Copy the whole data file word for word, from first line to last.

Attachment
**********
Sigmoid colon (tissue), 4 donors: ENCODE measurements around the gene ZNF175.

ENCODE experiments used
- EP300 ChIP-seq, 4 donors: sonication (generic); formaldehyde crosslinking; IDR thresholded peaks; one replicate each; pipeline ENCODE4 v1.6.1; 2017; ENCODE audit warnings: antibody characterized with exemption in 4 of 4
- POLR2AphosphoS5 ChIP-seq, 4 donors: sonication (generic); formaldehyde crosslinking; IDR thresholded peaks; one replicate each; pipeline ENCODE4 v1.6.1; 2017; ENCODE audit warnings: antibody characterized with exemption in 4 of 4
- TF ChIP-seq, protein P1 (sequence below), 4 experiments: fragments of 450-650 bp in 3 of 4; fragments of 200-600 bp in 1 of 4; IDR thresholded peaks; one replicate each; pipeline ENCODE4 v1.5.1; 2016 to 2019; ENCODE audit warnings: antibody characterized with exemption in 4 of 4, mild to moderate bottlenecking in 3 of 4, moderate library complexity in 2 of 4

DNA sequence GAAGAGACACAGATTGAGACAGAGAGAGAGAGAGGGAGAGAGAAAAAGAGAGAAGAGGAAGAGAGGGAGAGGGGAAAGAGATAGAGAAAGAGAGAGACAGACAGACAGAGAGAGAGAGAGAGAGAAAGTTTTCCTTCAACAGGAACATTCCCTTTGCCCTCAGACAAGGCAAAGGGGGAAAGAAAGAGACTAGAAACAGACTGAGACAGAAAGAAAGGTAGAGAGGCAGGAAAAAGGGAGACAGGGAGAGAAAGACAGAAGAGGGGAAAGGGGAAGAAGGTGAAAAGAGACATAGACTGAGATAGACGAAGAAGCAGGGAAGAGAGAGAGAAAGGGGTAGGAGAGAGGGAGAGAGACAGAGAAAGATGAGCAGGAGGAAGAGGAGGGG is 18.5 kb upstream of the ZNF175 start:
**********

Sigmoid colon (tissue), 4 donors: ENCODE measurements around the gene ZNF175.

ENCODE experiments used
- EP300 ChIP-seq, 4 donors: sonication (generic); formaldehyde crosslinking; IDR thresholded peaks; one replicate each; pipeline ENCODE4 v1.6.1; 2017; ENCODE audit warnings: antibody characterized with exemption in 4 of 4
- POLR2AphosphoS5 ChIP-seq, 4 donors: sonication (generic); formaldehyde crosslinking; IDR thresholded peaks; one replicate each; pipeline ENCODE4 v1.6.1; 2017; ENCODE audit warnings: antibody characterized with exemption in 4 of 4
- TF ChIP-seq, protein P1 (sequence below), 4 experiments: fragments of 450-650 bp in 3 of 4; fragments of 200-600 bp in 1 of 4; IDR thresholded peaks; one replicate each; pipeline ENCODE4 v1.5.1; 2016 to 2019; ENCODE audit warnings: antibody characterized with exemption in 4 of 4, mild to moderate bottlenecking in 3 of 4, moderate library complexity in 2 of 4

DNA sequence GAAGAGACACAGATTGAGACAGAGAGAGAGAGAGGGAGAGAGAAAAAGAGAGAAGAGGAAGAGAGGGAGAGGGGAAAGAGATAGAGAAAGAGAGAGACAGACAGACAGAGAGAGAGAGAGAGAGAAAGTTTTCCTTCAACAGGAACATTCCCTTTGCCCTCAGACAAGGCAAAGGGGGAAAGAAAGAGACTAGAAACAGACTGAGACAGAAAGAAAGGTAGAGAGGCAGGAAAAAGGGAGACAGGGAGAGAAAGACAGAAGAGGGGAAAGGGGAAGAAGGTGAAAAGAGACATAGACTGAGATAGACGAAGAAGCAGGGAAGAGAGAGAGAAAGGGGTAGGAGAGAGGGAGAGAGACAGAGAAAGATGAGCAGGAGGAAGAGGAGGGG is 18.5 kb upstream of the ZNF175 start: